Tuesday, September 16, 2014

Orpheus Lost | Janette Turner Hospital

Yet another fantastic novel by Turner Hospital. Based on how much I enjoyed The Claimant, I read this book. She sure can tell a good story!

Orpheus Lost is a melting pot where music, maths, modern day terrorism, identity and love all melt into one wonderful narrative. It centres around Mishka and Leela, who find each other in New York and who are torn apart by music, math and their identities. Leela is from the Deep South of America, brought up on a strange mix of fervent Christian beliefs which centred around finding meaning and guidance in Biblical numerology. Her mother dies young, and her father clings to religious fervour so as not to lose his way.
Leela rebells agains all that and moves away to the Yankee North and is seen as a traitor to her family heritage. Her passion is numbers and especially the math of music. She is in postgrad work and loves the calmness she attains by enveloping herself in these two areas.

Mishka is a lost soul. He grew up in Australia, brought up by loving grandparents and a solo mum. Not much is known about his father, who was Lebanese. He is immersed into the Jewish traditions his family clings to so as to make sense of the devastation they suffered in the Holocaust. Mishka's mother is a botanical illustrator who came back to the Northern Queensland landscape to have Mishkah and live in the treetop house her parents built.

In New York, Mishka discovers his Lebanese self through the study of the oud. As he composes for the violin and oud, both parts of his heritage come together and recreate a sense of who he is. Then he is drawn into a group who meets at the local mosque...

Things start to unravel for all the characters. The narrative is gripping and draws the reader into the inevitable chaos and conclusion of the story.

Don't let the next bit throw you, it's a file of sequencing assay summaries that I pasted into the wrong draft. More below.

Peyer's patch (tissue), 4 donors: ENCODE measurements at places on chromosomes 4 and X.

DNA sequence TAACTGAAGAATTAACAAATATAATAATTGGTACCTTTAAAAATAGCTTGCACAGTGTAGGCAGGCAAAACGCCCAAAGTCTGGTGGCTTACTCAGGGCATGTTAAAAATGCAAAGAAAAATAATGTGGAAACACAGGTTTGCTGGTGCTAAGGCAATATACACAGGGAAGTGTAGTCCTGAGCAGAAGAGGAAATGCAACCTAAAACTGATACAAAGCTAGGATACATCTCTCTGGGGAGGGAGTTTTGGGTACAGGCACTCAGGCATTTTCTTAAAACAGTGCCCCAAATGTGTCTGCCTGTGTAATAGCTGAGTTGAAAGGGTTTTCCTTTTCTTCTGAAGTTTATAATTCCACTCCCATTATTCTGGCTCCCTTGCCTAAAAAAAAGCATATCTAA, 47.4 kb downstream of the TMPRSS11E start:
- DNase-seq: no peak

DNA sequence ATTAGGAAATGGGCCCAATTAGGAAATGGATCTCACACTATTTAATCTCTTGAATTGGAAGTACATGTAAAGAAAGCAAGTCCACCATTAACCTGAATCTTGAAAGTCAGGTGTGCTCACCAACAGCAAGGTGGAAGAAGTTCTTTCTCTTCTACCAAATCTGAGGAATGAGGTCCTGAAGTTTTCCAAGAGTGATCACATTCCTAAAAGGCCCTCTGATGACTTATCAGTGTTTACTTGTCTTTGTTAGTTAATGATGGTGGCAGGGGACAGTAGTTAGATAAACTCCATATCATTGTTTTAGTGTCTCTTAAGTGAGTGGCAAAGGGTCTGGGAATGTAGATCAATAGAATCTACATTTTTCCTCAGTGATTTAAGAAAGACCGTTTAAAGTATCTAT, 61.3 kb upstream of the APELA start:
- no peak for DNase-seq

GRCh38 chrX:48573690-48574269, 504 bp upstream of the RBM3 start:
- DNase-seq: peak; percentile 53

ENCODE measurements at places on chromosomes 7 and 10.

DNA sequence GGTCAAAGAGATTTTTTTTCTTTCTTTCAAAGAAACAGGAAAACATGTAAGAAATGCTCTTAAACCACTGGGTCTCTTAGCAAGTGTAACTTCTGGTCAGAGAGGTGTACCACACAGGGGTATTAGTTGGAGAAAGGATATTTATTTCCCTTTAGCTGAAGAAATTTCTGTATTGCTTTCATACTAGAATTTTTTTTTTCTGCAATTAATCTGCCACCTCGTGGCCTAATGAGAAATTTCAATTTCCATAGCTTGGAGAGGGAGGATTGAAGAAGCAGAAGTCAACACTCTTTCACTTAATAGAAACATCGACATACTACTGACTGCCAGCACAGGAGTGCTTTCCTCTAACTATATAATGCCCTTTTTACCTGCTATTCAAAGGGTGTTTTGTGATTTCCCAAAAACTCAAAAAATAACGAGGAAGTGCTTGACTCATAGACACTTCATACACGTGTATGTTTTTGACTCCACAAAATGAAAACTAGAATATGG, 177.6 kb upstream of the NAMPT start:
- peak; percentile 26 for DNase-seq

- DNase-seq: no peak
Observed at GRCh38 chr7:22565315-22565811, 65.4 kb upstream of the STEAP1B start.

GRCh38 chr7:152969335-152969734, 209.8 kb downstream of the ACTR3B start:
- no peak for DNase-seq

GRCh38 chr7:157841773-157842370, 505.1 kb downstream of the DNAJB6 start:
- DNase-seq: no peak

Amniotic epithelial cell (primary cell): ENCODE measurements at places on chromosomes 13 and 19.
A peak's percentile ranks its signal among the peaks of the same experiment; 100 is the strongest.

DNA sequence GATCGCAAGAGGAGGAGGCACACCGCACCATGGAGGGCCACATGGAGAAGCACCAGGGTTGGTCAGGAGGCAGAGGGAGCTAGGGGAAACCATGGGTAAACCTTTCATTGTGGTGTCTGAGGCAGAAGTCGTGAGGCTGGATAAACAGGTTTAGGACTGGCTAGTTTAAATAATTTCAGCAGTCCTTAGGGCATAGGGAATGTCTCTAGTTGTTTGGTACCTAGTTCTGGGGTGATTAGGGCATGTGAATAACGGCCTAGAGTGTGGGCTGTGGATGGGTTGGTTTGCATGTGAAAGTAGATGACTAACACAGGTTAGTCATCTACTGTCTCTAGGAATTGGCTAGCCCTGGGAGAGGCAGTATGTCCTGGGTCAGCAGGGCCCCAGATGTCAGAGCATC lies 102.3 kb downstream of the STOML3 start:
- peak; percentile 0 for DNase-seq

Extremely well told, well crafter. I will seek out more of Turner Hospital's novels.

Monday, September 15, 2014

The Valley of Amazement | Amy Tan

Amy Tan is an all  time favourite author of mine. This story does not disappoint. It touches on the lives of three women who are connected by two continents, China and America and it spans about fifty years.

Violet is a celebrated Shanghai courtesan who is half American and half Chinese. Although famous as a courtesan, underneath all the fame and glamour she struggles with her identity and her abandonment by her mother Lucia.

Lucia is a wild American woman who falls in love with a Chinese painter in San Francisco and follows him to Shanghai. There she gives up her daughter and struggles with that for the rest of her life. Eventually she searches for Violet's daughter Flora, and through her tries to gain healing and redemption.

Tan is masterful at exploring the relationship between mothers and daughters. She also touches on the mysteries of love and family secrets and how they can shape many generations.

Can it, bottle it, smoke it | Karen Solomon

Anyone who is interested in a bit of fun in the kitchen would do well to own this book. Full of great ideas and recipes to do with preserving bountiful seasonal ingredients to be enjoyed in leaner seasons.

It is comprehensive and very useful, nothing too complicated. Inspired me to get into the kitchen and be more involved in preserving what is available each season.